A Texas police officer present during part of Sandra Bland’s arrest last summer has told the Houston Chronicle that the local district attorney’s office declined to allow him to testify before a grand jury about the controversial traffic stop.
Three days after a state trooper stopped Ms. Bland, who was black, for failing to use her turn signal when changing lanes as she drove to begin a new job at Prairie View A&M University, she was found hanging in her jail cell.
The case sparked an outcry, one of several incidents around the country that have stirred activists’ concerns about how police treat African-Americans.
The allegations by Prairie View officer Michael Kelley, who said he was told by local prosecutors that his career would suffer if he went public with what he saw of the traffic stop, come as a fractious debate has also enveloped the investigation into the death of Freddie Gray in Baltimore.
After prosecutors announced they were dropping all remaining charges against the officers charged in the death of Mr. Gray, Marilyn Mosby, the state’s attorney for Baltimore, criticized how the police investigation unfolded, saying that there is "an inherent bias" whenever "police police themselves."
Ms. Mosby’s comments drew a swift rebuke from the union that represents the six Baltimore officers charged in the case, while the prosecutor in Waller County, Texas, similarly called Officer Kelley’s account “fictional.”
Waller County District Attorney Elton Mathis Jr. noted that Kelley was later indicted for unlawfully arresting a local city councilman.
"I unequivocally state that he never approached me, my first assistant, or any member of my staff with any such information," Mr. Mathis said in a statement emailed to the Chronicle. "His job was never threatened by me or my staff, and I barely knew who he was before he was indicted."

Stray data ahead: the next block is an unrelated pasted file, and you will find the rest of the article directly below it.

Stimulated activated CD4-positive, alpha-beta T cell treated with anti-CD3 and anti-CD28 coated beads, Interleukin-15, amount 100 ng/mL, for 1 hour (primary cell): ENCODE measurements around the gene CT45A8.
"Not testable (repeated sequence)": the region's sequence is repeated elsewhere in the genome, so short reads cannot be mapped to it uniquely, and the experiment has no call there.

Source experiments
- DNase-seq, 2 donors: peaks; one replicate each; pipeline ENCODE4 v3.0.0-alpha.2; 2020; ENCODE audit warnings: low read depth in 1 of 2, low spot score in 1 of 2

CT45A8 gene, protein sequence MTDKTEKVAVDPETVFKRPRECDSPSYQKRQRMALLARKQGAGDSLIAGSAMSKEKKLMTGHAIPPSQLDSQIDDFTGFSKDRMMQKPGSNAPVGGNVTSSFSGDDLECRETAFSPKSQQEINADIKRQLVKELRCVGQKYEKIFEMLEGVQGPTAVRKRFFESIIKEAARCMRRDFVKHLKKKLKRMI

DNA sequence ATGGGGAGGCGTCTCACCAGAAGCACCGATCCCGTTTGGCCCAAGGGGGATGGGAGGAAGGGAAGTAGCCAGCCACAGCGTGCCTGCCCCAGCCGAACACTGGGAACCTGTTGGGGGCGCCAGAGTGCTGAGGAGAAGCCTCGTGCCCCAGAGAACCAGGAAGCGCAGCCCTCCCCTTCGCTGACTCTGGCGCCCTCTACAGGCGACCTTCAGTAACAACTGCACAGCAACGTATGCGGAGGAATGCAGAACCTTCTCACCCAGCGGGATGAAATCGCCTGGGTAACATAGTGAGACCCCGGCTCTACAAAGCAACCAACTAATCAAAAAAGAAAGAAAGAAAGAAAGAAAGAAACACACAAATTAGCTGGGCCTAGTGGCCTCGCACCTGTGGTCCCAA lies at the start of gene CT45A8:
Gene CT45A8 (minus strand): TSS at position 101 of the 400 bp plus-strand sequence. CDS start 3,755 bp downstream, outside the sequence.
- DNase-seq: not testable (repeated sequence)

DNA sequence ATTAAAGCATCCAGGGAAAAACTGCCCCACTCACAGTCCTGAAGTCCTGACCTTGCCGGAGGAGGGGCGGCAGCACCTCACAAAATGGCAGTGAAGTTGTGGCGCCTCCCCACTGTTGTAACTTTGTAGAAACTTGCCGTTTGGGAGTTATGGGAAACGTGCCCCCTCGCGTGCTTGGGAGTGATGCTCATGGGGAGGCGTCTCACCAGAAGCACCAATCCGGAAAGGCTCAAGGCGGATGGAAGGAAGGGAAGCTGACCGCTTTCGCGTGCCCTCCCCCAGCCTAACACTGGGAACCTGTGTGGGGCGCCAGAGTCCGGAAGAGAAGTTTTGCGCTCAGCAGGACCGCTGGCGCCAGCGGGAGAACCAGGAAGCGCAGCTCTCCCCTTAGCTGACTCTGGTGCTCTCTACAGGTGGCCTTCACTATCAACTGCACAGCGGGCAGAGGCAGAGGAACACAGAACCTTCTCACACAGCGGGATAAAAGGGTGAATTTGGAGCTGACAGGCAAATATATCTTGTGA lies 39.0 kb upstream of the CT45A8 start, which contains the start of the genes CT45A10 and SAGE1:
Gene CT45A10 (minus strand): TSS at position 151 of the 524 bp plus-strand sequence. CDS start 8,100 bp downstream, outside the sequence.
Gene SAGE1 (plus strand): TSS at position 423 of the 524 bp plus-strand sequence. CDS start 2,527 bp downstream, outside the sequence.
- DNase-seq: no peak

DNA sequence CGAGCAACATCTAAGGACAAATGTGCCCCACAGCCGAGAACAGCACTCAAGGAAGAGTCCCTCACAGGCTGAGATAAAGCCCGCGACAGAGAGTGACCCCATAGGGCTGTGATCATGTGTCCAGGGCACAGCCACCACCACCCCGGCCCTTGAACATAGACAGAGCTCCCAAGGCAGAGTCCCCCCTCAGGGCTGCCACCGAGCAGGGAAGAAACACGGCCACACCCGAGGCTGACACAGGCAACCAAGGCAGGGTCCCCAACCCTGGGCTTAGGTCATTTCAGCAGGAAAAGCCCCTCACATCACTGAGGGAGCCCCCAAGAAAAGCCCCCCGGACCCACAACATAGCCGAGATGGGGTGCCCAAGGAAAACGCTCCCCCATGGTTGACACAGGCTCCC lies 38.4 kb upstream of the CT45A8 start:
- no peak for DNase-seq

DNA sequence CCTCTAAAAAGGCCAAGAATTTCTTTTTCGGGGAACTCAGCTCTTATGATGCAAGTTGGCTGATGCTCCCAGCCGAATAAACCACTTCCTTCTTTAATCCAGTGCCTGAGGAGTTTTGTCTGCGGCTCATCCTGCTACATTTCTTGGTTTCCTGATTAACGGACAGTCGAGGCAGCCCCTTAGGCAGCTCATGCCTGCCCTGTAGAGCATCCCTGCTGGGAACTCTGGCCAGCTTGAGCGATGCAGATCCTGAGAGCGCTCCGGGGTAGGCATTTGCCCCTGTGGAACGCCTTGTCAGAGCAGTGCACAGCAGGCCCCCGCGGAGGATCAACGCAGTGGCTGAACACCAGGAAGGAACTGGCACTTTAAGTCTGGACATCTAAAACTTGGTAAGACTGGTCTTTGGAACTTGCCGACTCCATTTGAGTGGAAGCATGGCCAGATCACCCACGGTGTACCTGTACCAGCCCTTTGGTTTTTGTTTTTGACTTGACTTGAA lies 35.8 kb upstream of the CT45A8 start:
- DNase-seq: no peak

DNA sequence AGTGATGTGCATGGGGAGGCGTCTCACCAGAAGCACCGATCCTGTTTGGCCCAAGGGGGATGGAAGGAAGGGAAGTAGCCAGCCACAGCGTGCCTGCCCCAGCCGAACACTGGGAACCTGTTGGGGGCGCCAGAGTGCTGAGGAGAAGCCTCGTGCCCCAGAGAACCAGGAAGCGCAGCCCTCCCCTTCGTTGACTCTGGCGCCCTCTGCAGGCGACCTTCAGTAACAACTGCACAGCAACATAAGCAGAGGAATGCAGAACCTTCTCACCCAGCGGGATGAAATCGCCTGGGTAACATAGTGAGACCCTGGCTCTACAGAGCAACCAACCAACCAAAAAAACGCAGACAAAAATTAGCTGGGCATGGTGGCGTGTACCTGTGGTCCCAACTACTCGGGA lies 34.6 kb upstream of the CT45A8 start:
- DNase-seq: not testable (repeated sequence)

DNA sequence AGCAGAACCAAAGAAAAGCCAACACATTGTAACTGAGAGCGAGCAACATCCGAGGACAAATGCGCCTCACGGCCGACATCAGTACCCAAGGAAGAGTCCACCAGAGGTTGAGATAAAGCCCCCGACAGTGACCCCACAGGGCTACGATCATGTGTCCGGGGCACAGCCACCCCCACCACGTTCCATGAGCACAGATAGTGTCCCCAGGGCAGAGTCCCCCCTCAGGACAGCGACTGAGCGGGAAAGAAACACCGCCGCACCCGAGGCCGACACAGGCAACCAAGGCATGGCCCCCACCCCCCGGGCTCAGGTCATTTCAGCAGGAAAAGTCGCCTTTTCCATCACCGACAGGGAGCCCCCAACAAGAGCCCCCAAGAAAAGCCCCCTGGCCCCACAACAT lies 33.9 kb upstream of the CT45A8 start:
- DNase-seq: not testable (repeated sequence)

But Kelley said the unrelated unlawful arrest charge was leveled against him but none of the other officers involved.
“I was not a target until I started running my mouth and sticking up for Sandra Bland,” Kelley told the Chronicle.
Concerns about a “blue wall of silence” that discourages officers to come forward need to be remedied in the hiring process, Kami Chavis-Simmons, a former US attorney who directs the criminal justice program at the Wake Forest University School of Law, told The Christian Science Monitor this week.
“Are they bringing in people who have integrity, and are independent, and who are going to be willing to blow the whistle when they see wrongdoing?” she asked.
Kelley told the Chronicle that when he arrived on the scene near Prairie View A&M on July 10, 2015, Bland was already in the back seat of a squad car covered in grass and dirt. Her forehead showed signs of bruising, he said.
Trooper Brian Encinia, who was shown on a dashboard camera video stopping Bland and getting into a confrontation with her in which he threatened to “light you up” with a Taser, told Kelley at the time he didn’t know what charge he would use to book Bland into the jail.
Kelley also told the Chronicle he heard Bland tell Encinia that she suffered from epilepsy, to which the trooper responded “Good.”
But after Bland’s death, he says a Texas Ranger initially told him and another officer to make a report of what he had seen, then told them not to sign or copy the reports, an instruction he told the Chronicle raised “red flags on my end.”
A special prosecutor who investigated Bland’s detention and death, however, criticized Kelley’s assertions, calling them “outlandish.”
“Why would a police officer who's in the know, who knows the system inside and out, contact the DA when there were special prosecutors involved and they were handling the case?" Darrell Jordan told the Chronicle.
"Anybody on the street could have said they wanted to testify," Mr. Jordan said. “We wanted anybody.... He never, never, never, never (contacted us).”
Bland’s death was ruled a suicide, but Kelley's account and other allegations have emerged in a federal wrongful death suit filed by her mother.
A lawyer representing Bland’s mother, Geneva Reed-Veal, said last week that a former jail guard told him under oath that he had falsified jail logs, the Chronicle reports.
A grand jury declined to indict anyone from the jail in December, but later indicted Trooper Encinia on a single perjury charge, which is pending. He was fired in March.